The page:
This is part 4 of an 8 part series. If you haven't read from the beginning, we suggest starting with the intro.
Wednesday, April 22, 2020 - 1:00 PM
We made it through the night with no more attacks. In the morning, we tested the collection of queries we had gathered against our new restrictions. We identified one query run infrequently by one customer that was likely to be impacted by the change. It was a customer we had a close relationship with, so we contacted them, explained the situation, and got the green light to go ahead with the change.
Comparing the query log
To identify queries impacted by our changes, we took the data recorded by our random query log and fed it through a tool called Versus, which runs the query against two different servers and compared the results. We compared our testing environment (which had the change) to our production environment (which did not), and identified the small handful of queries that behaved differently after the change.
By 1:00 PM we had everything ready to go. Since we hadn’t seen any attacks all morning, we took the time to go through our usual predeployment checklist, then started our deployment. Just a few minutes into the process, the next wave of attacks began.
How the Deployment Exacerbated the Attack
This complicated things.
At OpenRelay we subscribe to the philosophy of immutable infrastructure. That is to say, we almost never update a server; we replace it with an updated server.
Our servers are behind a load balancer that only routes to healthy servers. During a deployment new servers start up, but are not considered healthy until they have all the latest data pulled down, and enough of it loaded into memory that they can answer queries quickly. Under normal circumstances this means that we can start new servers, they don’t get any queries until they are able to handle them, then we can shutdown the old servers and all requests get routed to the new ones.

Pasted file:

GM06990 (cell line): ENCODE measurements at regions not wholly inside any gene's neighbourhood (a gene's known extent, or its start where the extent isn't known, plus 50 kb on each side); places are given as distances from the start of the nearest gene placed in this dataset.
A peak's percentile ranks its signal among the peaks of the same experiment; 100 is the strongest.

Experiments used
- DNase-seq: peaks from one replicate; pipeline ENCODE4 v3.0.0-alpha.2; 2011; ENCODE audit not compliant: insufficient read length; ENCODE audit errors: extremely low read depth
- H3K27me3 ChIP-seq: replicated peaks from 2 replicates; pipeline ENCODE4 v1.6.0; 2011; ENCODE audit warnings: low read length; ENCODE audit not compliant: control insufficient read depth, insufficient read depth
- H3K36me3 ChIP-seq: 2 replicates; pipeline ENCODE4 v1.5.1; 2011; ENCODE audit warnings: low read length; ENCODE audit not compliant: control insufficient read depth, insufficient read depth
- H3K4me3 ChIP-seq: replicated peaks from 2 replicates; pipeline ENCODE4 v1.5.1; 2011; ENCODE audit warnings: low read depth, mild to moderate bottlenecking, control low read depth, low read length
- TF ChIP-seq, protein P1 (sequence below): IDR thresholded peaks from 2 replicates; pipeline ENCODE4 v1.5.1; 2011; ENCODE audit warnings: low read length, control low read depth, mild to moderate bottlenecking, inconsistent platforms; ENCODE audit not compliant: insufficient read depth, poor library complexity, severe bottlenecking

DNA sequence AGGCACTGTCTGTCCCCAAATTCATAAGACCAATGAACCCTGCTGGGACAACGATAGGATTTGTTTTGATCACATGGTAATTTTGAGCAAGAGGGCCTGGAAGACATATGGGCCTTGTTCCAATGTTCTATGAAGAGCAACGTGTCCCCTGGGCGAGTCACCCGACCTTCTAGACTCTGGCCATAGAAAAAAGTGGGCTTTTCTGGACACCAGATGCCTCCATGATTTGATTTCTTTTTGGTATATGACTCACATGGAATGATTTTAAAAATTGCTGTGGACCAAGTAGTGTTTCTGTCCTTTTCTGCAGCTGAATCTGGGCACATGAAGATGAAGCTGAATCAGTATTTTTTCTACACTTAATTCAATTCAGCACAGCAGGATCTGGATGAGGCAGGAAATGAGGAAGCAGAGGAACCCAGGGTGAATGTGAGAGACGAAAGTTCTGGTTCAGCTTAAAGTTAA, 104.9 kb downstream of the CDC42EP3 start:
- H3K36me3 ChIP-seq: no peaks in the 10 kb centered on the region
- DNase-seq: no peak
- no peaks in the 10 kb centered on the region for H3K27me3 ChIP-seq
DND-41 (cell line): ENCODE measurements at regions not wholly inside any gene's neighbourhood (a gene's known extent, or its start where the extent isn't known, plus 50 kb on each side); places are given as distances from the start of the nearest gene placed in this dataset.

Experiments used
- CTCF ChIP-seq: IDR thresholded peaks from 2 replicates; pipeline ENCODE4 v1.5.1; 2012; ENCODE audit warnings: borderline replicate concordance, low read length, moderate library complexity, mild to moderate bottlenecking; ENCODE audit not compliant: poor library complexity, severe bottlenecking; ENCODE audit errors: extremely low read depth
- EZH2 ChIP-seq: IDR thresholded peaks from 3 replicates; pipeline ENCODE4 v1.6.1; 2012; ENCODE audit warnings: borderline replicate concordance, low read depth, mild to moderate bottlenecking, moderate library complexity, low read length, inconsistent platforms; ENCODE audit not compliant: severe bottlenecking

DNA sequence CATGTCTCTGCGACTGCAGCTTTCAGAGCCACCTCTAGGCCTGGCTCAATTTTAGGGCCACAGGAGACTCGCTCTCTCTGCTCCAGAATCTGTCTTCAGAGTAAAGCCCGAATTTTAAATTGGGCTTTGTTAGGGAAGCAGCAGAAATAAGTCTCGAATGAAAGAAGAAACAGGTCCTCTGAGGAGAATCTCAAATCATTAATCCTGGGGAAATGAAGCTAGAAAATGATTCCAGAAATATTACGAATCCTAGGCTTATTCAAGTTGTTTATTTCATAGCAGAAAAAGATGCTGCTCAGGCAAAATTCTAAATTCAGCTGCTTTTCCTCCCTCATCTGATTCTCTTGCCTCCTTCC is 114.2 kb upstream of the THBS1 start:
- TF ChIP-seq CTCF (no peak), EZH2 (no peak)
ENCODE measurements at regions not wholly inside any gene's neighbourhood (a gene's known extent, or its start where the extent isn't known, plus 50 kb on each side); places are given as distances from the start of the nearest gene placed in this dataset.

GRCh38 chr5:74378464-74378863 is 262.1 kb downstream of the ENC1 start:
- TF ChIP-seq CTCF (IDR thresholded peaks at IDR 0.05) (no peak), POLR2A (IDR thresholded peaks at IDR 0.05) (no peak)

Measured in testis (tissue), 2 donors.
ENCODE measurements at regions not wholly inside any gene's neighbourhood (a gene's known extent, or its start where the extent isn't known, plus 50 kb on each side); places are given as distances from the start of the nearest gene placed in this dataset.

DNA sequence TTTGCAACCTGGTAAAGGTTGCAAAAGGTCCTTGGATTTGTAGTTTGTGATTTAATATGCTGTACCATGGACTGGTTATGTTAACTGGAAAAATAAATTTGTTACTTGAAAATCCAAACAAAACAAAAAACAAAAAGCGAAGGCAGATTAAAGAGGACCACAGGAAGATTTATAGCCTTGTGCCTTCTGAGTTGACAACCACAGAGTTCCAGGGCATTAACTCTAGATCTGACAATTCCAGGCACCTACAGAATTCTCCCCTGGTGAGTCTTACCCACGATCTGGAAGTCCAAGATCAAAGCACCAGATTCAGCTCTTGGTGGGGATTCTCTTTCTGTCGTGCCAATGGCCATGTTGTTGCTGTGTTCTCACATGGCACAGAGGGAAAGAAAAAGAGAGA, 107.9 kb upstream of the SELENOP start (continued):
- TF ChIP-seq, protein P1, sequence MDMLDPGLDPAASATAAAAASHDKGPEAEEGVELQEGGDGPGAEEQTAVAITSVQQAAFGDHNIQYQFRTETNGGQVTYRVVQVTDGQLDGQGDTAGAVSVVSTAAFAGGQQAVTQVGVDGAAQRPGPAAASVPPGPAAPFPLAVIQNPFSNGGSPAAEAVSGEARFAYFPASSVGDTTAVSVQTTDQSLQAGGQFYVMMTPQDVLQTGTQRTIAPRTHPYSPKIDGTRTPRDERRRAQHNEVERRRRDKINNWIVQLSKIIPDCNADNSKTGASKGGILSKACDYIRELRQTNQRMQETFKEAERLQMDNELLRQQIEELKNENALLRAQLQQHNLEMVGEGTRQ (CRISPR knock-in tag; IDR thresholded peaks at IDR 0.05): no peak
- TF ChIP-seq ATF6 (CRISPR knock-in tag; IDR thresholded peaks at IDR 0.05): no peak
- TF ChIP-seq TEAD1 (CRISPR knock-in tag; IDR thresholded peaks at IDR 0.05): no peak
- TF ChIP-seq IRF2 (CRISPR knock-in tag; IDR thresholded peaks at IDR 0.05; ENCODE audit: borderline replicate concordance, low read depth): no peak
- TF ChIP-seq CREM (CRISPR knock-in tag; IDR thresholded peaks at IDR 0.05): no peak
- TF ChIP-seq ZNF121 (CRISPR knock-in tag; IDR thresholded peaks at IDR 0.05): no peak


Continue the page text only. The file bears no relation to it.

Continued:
When we’re under attack, this approach becomes a problem. We’re rather conservative about when we consider a server to be healthy. If response times start to creep up on a server or too many requests get backlogged, a server will mark itself as unhealthy to give it a chance to catch back up. Usually this ensures a high level of performance. When you experience a DoS attack during a deployment, it’s a problem.
The DoS attack caused all of our old servers’ response times to exceed their healthy threshold and mark themselves as unhealthy. When all of the servers are unhealthy, the loadbalancer routes requests to all of them. If we hadn’t been in the middle of a deployment, this would have meant that all of our servers shared the load. Response times would be high, but the error rate would remain low.
But since we were in the middle of a deployment, the existing servers getting marked as unhealthy meant that the new servers that had yet to come online started getting routed requests, and instead of just having high response times, these servers were returning errors. We manually removed the new servers from the loadbalancer until they were ready to serve requests.